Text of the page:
The transcendental nature of art is explored through a singular conceptual construction in Damien Manivel's Isadora's Children, a film which is firmly interested in the affect of the spirit. Centered around four women in contemporary society whom have encountered the heart-breaking dance of Isadora Duncan, who following the death of her two children crafted a solo dance as a tribute and therapeutic device for her grift-ridden trauma, Isadora's Children is an incisive evocation on the transference which any creative act of expression can have. Whether it be between the art and the creator, or between the art and the observer, through its tactical yet emotive lens, Manivel has crafted an intriguing work which encapsulates the connectivity which an act of creation - an intrinsically personal endeavor - can have on the collective. Formalistically the film is quiet yet precise, unassuming yet crafted in a way that inhabits an ethereal quality through economic framing and assured directly which perfectly complements its conceptually grandiose ideals it attempts to elicit. Subverting the Freudian idea of a strict dichotomy between the body and the mind, this film places the physical - the body, movement - and the mental - emotion, intuition, experience - on equal plateaus, demonstrating how this one creative act of expression has far reaching tentacles which obfuscate the spatial and temporal constructions of our perceptions. The sharp vicissitudes intrinsic to living are told through a structuralism in which the restricting tenets of narrative are thoroughly subverted, as the film inhabits a space in which the personal intimacy and collective experience are synonymous.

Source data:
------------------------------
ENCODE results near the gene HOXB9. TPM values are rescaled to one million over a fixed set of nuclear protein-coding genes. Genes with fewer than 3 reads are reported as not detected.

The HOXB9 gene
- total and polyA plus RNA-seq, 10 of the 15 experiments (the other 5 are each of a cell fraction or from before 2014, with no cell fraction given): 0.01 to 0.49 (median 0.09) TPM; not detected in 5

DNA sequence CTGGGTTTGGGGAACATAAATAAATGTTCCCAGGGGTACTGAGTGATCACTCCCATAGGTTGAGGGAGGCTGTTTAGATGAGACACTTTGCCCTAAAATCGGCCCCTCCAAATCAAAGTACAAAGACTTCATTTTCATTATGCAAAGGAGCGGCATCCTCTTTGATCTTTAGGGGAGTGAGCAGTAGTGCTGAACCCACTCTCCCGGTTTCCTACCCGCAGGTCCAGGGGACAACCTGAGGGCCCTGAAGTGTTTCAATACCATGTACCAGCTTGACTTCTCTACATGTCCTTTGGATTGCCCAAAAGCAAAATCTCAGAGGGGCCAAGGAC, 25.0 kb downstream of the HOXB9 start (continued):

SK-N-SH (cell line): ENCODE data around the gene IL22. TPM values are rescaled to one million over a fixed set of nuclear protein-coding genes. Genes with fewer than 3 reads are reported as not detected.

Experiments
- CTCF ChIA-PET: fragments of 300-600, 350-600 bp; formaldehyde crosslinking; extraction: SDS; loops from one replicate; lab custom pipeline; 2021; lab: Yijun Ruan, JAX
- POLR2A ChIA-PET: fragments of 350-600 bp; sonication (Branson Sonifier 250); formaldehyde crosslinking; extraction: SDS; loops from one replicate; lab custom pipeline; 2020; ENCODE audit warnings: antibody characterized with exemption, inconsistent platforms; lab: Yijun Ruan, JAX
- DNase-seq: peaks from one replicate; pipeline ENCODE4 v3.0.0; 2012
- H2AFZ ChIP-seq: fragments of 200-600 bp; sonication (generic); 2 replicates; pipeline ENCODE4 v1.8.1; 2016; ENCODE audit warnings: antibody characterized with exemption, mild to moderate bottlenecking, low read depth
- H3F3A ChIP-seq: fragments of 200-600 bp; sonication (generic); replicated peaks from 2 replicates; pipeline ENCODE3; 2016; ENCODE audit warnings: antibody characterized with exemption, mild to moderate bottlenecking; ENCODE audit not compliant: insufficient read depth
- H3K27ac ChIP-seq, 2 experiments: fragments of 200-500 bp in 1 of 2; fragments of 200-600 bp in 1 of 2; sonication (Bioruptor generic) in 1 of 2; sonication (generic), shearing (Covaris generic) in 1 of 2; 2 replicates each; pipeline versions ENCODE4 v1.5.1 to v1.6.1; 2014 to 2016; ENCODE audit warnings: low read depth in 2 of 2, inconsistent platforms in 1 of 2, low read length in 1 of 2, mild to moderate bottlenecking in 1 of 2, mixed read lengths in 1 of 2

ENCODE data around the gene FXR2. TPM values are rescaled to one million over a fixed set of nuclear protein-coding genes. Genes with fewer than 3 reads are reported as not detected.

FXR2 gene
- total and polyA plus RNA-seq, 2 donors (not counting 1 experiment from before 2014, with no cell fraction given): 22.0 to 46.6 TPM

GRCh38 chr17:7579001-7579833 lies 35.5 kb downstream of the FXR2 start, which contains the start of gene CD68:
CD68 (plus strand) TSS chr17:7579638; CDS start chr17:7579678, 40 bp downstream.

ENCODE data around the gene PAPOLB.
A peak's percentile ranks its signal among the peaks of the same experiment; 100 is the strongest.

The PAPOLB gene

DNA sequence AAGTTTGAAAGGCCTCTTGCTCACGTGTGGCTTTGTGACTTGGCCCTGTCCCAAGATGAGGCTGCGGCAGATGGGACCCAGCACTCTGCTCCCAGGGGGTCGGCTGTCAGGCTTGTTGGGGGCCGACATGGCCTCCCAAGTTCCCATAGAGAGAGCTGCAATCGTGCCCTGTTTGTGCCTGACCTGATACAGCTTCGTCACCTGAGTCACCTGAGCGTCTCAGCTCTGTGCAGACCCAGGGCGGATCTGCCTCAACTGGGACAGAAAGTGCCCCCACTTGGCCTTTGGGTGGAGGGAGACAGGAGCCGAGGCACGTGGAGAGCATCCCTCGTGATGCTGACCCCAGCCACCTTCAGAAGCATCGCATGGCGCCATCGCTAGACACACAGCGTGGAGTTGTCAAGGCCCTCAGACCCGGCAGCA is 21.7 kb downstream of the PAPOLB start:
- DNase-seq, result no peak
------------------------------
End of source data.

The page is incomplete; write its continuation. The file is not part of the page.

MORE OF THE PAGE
Love of all things cinema brought me here.